Take the 2-minute tour ×
MathOverflow is a question and answer site for professional mathematicians. It's 100% free, no registration required.

Must every compact and connected metric space be locally connected at at least one of its points?

share|improve this question
3  
Umm.. I just noticed that the answer to this was given more than a year ago to another question made by you on MO: mathoverflow.net/questions/36488/… –  Tapio Rajala Jan 20 '12 at 13:53

5 Answers 5

There is a "folklore" counterexample. Peter Nyikos gives the construction here (see the last paragraph for the compactness)

share|improve this answer
    
I assume it's folklore, but people more versed in this sort of thing may know differently... –  Todd Eisworth Jan 19 '12 at 21:22
3  
Nyikos' example seems fine, but I think he incorrectly uses positive slopes for the "left fan" and negative slopes for the "right fan." I see it making more sense with positive slopes in both. –  Matt Brin Jan 20 '12 at 0:08
    
It's one of those examples where the picture is much easier to comprehend than the description. –  Todd Eisworth Jan 20 '12 at 0:17
    
And yes, the picture would seem to have slopes being positive in both fans. –  Todd Eisworth Jan 20 '12 at 2:30

One more picture: Brouwer--Janiszewski--Knaster continuum:

alt text

share|improve this answer

In the product of the closet unit interval $I$ with the Cantor set $C$, identify $(0,x)$ and $\big(1,f(x)\big)$ where $f(x):=3x \mod 1$.

The resulting space $X$ is the mapping cylinder of the continuous map $f:C\to C$. It is a compact metric space locally homeomorphic to $]0,1[\times C\, ,$ thus not locally connected at any point. End-points of $I$ have not a special role; we may equivalently obtain $X$ with a larger quotient, $(\mathbb{R}\times C) / \{ (t,x)=\big (t+1,f(x)\big) \} $. The important feature of the map $f:C\to C$ is that it has a dense orbit $f^n( x_0)$. This is easily seen as it is conjugate to the left-shift map on binary strings on the space ${\bf 2}^\mathbb{N}$, $(c_1,c_2,\dots)\mapsto(c_2,c_3,\dots)$ which is just how we see $f$ on the 2-digits representations of points of the Cantor set. As a consequence, the image of $\mathbb{R}\times \{x_0\}$ in the latter quotient is a path-connected dense subset of $X$, which is therefore connected.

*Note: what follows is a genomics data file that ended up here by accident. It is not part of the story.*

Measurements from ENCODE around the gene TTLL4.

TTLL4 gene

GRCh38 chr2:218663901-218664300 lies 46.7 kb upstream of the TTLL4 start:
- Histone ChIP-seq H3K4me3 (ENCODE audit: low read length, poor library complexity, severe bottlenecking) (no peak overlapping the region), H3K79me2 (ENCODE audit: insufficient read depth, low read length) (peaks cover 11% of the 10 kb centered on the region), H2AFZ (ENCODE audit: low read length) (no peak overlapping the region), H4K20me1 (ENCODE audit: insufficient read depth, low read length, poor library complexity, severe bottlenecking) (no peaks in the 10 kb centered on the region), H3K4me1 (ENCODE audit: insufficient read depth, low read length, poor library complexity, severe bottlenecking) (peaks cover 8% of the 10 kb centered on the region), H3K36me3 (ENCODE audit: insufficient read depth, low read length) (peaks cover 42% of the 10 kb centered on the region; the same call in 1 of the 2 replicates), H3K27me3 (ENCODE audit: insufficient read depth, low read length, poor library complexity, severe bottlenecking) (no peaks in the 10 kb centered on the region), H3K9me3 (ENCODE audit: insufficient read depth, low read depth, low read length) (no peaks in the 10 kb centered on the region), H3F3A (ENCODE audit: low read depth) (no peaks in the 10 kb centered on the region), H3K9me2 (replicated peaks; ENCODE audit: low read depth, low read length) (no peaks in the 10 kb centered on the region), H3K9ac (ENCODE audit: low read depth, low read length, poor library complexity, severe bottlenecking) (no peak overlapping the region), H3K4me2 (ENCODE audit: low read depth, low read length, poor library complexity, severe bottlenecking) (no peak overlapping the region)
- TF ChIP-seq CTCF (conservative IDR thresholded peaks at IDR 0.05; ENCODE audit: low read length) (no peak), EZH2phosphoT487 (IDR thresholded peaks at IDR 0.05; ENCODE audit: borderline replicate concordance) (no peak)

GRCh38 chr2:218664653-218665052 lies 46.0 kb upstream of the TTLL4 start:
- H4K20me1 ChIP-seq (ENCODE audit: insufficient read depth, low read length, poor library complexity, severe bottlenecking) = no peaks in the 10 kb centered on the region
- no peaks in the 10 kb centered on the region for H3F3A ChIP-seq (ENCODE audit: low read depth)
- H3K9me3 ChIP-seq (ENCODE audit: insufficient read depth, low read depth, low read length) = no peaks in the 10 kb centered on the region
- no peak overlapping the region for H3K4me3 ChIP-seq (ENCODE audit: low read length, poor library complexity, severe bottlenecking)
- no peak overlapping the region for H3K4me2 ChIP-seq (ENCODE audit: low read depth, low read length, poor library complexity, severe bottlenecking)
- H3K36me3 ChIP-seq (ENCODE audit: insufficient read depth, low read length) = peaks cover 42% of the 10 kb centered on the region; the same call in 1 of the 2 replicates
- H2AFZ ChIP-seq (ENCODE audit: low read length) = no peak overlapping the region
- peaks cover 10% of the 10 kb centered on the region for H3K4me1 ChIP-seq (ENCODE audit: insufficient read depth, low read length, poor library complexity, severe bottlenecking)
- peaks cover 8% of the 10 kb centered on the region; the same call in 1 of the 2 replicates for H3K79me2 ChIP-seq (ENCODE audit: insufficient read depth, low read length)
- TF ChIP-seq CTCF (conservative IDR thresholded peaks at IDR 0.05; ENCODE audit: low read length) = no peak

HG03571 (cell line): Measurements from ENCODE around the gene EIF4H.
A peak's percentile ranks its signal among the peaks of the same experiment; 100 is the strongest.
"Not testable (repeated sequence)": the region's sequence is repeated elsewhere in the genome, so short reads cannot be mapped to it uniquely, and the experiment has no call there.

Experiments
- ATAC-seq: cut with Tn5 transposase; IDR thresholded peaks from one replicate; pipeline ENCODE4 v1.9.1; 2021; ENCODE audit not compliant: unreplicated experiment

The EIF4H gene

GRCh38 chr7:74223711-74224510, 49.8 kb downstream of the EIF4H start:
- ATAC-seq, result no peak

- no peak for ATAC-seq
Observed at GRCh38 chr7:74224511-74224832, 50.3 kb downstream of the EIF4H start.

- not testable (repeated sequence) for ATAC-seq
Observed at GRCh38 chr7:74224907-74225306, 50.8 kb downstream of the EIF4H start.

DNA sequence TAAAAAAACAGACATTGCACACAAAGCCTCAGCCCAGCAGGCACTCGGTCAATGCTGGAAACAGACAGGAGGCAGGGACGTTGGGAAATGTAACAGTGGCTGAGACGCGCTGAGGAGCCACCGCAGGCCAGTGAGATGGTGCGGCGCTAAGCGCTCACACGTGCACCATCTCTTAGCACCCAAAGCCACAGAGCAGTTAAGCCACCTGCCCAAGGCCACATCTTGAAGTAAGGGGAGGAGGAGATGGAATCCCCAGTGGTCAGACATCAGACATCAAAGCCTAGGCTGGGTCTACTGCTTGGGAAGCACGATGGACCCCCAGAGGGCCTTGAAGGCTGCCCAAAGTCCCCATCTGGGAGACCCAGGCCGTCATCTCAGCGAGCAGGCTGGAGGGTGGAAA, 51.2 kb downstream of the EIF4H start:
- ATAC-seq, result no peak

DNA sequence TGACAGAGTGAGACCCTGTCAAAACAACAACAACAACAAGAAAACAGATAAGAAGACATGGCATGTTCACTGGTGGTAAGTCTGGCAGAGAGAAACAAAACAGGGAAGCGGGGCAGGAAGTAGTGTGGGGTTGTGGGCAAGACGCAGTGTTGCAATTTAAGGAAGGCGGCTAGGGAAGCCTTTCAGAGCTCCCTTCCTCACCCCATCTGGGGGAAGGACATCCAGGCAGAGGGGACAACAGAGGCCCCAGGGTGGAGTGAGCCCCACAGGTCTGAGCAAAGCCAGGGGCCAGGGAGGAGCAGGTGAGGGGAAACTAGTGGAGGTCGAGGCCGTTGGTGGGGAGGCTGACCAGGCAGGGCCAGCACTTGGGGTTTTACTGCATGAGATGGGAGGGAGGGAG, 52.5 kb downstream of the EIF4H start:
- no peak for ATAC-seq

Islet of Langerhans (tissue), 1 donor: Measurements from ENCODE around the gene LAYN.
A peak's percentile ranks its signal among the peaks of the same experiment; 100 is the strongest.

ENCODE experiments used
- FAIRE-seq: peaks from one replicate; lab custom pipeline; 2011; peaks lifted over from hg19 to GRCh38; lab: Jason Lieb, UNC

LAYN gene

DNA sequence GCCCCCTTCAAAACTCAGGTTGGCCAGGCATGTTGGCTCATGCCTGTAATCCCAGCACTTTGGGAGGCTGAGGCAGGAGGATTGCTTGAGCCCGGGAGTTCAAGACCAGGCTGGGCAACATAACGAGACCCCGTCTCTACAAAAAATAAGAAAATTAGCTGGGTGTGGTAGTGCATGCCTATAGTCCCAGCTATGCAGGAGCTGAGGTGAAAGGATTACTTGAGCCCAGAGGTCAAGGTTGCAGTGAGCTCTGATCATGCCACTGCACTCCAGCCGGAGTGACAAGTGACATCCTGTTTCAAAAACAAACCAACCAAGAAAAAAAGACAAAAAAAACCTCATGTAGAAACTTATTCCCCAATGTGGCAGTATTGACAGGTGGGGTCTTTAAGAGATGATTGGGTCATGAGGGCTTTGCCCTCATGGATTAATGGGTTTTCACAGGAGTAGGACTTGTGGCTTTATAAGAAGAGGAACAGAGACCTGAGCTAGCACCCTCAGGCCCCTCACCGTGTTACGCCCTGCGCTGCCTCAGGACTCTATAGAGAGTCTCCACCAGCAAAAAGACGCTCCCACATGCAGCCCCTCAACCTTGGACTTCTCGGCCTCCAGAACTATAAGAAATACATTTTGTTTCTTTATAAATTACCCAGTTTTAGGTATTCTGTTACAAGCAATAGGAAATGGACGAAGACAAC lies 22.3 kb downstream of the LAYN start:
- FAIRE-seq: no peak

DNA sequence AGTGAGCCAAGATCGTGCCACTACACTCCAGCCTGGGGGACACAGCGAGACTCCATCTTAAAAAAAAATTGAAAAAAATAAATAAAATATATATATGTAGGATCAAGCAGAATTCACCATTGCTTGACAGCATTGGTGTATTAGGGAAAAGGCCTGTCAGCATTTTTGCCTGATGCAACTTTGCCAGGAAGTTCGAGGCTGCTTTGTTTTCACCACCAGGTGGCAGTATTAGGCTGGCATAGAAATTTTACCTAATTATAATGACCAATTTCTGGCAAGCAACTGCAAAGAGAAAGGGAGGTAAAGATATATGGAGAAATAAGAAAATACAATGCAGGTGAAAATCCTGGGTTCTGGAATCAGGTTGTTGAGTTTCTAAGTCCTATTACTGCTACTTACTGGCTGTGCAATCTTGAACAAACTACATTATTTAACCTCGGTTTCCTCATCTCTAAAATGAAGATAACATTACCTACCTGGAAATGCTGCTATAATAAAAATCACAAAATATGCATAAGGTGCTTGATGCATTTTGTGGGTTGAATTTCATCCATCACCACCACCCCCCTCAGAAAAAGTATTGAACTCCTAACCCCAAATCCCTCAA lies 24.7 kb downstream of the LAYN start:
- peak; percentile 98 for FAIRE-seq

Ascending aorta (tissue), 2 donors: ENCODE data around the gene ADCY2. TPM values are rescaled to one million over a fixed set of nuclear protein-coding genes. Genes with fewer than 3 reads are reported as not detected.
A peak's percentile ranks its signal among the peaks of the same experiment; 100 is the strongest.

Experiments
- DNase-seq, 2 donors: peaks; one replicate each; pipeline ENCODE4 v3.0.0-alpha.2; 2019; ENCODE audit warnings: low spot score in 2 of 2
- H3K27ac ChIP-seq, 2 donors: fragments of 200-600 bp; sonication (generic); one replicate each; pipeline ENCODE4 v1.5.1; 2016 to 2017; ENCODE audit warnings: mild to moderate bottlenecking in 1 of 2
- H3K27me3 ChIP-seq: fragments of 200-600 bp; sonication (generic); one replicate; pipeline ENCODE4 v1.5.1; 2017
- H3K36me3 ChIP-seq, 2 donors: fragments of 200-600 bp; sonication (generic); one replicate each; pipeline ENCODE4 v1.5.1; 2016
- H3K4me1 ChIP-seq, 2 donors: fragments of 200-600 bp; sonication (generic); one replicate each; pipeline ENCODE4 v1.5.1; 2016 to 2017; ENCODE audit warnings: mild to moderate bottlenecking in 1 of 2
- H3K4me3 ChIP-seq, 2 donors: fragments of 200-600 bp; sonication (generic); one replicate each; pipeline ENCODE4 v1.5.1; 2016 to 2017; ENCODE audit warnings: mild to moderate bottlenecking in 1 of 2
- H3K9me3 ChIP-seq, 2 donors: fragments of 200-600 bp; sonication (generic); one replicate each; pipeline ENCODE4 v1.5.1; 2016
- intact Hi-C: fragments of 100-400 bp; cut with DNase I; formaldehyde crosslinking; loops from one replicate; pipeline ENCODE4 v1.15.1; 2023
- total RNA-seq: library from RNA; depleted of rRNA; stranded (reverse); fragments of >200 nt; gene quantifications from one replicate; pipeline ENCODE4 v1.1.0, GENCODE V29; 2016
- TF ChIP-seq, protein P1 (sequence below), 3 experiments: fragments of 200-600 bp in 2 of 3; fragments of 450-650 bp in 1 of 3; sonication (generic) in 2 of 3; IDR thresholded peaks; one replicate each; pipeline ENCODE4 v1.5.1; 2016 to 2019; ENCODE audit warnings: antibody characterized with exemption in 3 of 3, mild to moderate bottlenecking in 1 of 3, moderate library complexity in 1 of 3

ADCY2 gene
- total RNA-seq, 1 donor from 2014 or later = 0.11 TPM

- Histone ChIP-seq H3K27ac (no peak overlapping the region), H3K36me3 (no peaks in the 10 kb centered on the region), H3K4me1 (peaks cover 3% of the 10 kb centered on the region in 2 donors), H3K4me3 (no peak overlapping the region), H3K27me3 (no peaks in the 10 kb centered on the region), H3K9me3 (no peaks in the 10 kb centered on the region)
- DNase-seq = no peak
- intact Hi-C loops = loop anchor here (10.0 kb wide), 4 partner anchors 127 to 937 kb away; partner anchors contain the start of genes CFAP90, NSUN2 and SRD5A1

edit. Actually, such spaces are quite common in dynamical systems; an other example is the Smale-Williams Solenoid and several strange attractors.

share|improve this answer

The two examples given so far do not contain an illustration of the set. So here is one drawn with a "Cantor-pen":

alt text

share|improve this answer

No, examples abound, e.g., the $\sin\frac1x$-curve, i.e., the closure of $\lbrace \sin\frac1x : 0 < x \le 1\rbrace$ in the plane. As noted below, this is not a good example (I misread the question).

However, every indecomposable continuum, such as Knaster's bucket-handle continuum, is an example because every proper subcontinuum is nowhere dense. The pseudo-arc is, of course the ultimate example.

share|improve this answer
1  
not this one: it has tons of points with locally connected neighbourhoods: anything off the $y$ axis –  Anthony Quas Jan 19 '12 at 22:01
2  
Ah yes, I misread the question but I added the bucket handle just to be sure. There's also the pseudoarc of course. –  KP Hart Jan 20 '12 at 9:08
    
I am really embarassed and must apologize to everyone for failing to keep track of some of my past questions-in particular No.36488. As Tapio Rajala has pointed out, this question is almost a duplicate of my present question and the very neat answer to it given by Victor Protsak also answers my present question-which should probably be closed out on the grounds of almost duplicating a previous question. Many thanks to all of you for your excellent answers which I was never quite able to discover for myself. –  Garabed Gulbenkian Jan 21 '12 at 19:27

Your Answer

 
discard

By posting your answer, you agree to the privacy policy and terms of service.

Not the answer you're looking for? Browse other questions tagged or ask your own question.